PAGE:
In 2017 we are implementing a new fee schedule for permanent signs. Table D-16 – Permanent Sign Fees sets fees for signs based on a graduating scale of square footage and applies a marginally increasing rate to each band of the scale. Currently the fee for a sign permit is charged at a flat rate for the first 100 square feet of the sign display area with an additional charge as the display area increases in size. We have found that this methodology for generating fees is outdated and inadequate for cost recovery for the permitting/review process and field inspections of signs installed in the city.
As in past years, we have adopted, by Director’s Rule, the latest building valuation data (BVD) table. The table establishes construction cost values by occupancy and construction type, which are then used to assess permit fees.
Finally, we are increasing the Rental Housing Unit Inspection Fees related to the Rental Registration & Inspection Ordinance. The 2017 fee for us to serve as qualified rental housing inspector for a property including the first housing unit is $160. The 2017 fee for us to inspect each additional housing unit on the same property is $30.
New Director’s Rules, the BVD table and other fee-related information will be available to you on our website early next year.
On July 25 Seattle City Council adopted legislation to amend the Land Use Code to rezones sites in the Bitter Lake Village Hub Urban Village and to amend development standards. The zoning proposals are based on an inclusive planning process that led to the Broadview – Bitter Lake – Haller Lake Neighborhood Plan update and the Bitter Lake Urban Design Framework (UDF) that document the community’s development vision for the Bitter Lake Village Center. The UDF defines the land use regulations, streetscape design, and open space recommendations that will guide future development while ensuring Bitter Lake Village becomes a lively center for the community. In particular, it will encourage the development of a walkable business district along Linden Ave. N between N 130th and N 135th streets. The legislation will:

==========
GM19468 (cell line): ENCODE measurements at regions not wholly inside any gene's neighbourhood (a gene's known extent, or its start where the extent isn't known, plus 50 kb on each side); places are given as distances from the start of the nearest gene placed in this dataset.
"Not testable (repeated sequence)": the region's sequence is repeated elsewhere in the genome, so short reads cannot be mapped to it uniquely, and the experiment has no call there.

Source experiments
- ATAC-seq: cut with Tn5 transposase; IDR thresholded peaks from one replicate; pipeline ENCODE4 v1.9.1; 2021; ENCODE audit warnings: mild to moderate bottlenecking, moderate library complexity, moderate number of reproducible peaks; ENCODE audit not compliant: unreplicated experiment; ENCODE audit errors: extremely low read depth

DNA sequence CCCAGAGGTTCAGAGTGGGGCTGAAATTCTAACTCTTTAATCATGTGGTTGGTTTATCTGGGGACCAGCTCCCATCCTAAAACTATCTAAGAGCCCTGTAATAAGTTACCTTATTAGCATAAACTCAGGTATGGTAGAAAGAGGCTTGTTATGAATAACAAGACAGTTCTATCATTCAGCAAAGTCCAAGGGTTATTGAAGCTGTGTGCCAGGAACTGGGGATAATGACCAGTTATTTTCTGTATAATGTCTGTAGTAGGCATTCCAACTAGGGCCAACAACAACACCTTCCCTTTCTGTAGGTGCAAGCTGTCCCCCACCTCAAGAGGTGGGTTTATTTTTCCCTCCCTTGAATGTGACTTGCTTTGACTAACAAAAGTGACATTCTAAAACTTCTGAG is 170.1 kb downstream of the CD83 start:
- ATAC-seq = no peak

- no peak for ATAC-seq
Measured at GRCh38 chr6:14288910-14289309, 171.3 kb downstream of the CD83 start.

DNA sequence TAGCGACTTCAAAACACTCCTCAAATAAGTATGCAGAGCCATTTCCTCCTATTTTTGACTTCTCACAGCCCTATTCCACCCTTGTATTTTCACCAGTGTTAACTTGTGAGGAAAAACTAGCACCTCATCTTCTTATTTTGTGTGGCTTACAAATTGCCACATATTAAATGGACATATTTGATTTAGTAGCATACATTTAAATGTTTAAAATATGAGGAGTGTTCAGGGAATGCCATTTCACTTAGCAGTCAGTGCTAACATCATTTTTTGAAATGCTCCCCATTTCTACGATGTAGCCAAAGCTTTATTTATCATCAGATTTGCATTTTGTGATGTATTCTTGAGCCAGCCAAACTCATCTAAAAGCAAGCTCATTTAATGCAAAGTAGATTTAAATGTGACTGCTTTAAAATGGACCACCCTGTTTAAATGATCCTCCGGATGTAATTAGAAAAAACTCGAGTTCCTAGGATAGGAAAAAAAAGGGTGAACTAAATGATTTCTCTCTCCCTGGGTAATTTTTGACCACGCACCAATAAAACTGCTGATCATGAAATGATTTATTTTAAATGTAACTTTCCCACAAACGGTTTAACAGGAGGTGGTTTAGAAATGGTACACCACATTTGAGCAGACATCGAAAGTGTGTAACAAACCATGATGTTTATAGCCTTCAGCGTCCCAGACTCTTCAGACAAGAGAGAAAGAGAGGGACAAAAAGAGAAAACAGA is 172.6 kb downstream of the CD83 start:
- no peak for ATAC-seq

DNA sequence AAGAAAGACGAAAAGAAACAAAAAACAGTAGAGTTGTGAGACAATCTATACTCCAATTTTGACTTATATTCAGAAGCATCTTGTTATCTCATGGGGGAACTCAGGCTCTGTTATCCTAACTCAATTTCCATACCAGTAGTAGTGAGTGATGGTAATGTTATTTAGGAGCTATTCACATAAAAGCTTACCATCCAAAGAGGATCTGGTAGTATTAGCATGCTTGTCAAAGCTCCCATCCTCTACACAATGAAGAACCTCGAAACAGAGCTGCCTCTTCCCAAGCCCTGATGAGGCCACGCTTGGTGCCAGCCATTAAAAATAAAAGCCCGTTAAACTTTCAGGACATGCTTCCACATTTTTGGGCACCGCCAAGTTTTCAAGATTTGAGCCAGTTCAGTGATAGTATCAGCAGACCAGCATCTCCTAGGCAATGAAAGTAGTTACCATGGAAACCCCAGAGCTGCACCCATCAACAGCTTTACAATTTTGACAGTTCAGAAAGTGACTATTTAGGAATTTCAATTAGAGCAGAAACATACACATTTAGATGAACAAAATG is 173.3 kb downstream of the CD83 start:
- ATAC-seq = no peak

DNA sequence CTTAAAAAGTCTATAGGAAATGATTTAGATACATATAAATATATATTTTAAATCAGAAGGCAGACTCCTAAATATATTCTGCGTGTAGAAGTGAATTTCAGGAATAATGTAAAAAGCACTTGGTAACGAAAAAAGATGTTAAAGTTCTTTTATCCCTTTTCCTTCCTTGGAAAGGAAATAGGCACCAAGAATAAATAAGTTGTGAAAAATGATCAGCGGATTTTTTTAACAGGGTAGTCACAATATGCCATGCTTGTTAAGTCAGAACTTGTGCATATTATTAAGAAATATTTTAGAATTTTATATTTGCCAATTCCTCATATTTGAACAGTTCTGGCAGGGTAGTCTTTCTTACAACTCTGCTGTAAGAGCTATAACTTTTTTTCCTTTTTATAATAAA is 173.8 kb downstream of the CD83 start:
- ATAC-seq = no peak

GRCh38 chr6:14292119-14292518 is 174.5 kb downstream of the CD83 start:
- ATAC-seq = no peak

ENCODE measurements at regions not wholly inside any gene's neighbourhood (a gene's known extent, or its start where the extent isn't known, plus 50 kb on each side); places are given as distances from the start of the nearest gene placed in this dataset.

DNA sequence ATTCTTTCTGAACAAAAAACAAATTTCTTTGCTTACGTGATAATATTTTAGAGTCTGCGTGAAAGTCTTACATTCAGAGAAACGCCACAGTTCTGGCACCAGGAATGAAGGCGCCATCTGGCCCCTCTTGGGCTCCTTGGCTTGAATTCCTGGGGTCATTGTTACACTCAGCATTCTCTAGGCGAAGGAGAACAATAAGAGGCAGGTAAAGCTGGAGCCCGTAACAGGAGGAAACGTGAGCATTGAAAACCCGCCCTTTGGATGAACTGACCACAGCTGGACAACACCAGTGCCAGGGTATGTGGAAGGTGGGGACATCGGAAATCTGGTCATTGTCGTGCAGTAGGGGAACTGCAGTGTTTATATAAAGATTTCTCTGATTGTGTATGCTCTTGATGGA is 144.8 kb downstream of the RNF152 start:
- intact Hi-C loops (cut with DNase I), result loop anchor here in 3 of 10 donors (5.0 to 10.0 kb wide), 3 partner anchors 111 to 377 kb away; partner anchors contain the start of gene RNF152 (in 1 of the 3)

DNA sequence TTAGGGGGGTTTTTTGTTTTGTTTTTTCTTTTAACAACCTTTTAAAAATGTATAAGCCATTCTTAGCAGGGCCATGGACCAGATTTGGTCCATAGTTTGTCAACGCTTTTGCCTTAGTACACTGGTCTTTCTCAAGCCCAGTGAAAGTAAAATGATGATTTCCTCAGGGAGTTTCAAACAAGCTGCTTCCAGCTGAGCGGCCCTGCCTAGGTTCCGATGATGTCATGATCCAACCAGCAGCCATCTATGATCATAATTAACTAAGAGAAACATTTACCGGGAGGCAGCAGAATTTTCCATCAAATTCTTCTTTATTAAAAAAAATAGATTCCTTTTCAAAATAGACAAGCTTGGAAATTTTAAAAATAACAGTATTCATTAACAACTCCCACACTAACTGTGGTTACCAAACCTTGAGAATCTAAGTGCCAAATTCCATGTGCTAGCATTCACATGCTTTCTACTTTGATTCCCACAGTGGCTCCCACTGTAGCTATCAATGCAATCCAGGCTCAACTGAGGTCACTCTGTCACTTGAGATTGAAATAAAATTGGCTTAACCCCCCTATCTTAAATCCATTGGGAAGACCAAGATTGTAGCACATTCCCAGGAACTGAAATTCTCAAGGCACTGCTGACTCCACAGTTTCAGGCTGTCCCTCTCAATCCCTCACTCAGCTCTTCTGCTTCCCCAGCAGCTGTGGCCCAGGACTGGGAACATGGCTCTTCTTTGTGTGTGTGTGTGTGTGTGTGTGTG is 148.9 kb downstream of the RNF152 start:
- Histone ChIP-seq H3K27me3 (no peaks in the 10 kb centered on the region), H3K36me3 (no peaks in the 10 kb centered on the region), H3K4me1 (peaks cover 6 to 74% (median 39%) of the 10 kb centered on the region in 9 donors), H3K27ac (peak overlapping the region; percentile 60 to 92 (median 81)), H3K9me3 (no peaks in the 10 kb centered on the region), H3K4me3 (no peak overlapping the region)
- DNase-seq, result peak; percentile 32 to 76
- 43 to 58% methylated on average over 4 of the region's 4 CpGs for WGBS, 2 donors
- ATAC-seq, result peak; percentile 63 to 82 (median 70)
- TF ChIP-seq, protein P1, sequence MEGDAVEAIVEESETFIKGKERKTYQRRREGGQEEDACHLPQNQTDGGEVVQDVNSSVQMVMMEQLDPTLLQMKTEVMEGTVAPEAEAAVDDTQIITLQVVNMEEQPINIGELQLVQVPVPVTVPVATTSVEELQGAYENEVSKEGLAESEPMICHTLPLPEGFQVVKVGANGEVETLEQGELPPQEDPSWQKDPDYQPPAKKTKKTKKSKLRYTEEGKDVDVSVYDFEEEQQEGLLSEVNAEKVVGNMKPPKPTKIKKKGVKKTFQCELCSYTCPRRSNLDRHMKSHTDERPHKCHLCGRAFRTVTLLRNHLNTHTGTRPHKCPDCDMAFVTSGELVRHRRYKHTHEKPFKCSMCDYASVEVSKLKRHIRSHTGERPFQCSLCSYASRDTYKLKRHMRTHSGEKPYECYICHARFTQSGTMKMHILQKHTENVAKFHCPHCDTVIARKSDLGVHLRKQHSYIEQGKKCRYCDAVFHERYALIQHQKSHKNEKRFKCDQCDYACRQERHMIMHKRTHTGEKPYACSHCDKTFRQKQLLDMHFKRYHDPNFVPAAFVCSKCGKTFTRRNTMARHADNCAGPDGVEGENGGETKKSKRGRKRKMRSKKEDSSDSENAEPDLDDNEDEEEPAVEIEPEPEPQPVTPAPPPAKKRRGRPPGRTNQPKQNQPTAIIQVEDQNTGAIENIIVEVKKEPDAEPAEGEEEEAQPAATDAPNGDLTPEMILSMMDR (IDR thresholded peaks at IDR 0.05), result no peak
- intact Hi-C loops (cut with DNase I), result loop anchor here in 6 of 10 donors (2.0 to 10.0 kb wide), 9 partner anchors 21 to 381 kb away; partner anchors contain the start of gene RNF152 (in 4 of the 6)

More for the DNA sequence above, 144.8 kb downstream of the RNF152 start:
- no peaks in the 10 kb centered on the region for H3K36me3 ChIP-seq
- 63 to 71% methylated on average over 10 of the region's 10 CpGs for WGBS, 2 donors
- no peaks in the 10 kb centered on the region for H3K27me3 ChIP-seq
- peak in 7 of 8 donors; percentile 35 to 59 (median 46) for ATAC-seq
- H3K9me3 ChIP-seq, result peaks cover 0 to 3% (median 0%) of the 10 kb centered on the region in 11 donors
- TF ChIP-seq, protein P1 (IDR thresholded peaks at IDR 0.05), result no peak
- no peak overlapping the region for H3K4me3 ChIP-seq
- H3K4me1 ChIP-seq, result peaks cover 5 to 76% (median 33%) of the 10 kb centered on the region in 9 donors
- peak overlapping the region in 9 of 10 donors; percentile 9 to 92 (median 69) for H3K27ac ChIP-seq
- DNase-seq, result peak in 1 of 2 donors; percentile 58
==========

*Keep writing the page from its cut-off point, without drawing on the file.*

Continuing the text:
- Rezone some Commercial 2 (C2) to Commercial 1 (C1) along Linden Ave. N.
- Add a Pedestrian designation (P) to sites on the east side of Linden Ave. N, between N 135th St. and N 130th St.
- Rezone sites on N 130th St. Between Linden Ave. N and Aurora Ave. N from C1 to Neighborhood Commercial 3 (NC3)
- Rezone 2 sites on Aurora Ave. N from C1 to C2
The Mayor is expected to sign the legislation in early August.
David W. Goldberg
DPD is responsible for the development and routine maintenance of the Land Use Code and related regulations. We periodically propose legislation to amend the Land Use Code (Title 23) and related land use regulations in the Seattle Municipal Code (in this case, Chapters 3.58, 25.05, 25.06, and 25.08) to clarify and improve the function of various provisions. Our proposed amendments are called “omnibus” amendments because we package a collection of amendments that are small scale, with a limited scope of impact.
On January 12 we released a public review draft of proposed omnibus legislation and a Director’s Report to make corrections to the Seattle Municipal Code. We also completed an environment review of the proposed legislation per the State Environmental Policy Act (SEPA) on the same day. The amendments have been requested by community members, elected officials, and City staff.
The proposed legislation would:
- Clarify regulations to be consistent with the City Council’s original intent
- Provide consistency and predictability for neighbors and permit applicants
- Correct inadvertent clerical errors and incorrect cross-references, and clarify existing Code language
We are taking public comments on our draft legislation until January 29. After that we will continue to take comments until we send final recommendations to the Mayor for transmittal to the City Council. We anticipate that the legislation will be ready for City Council’s consideration this spring or summer.
Questions regarding the proposed amendments may be directed to:
Bill Mills, DPD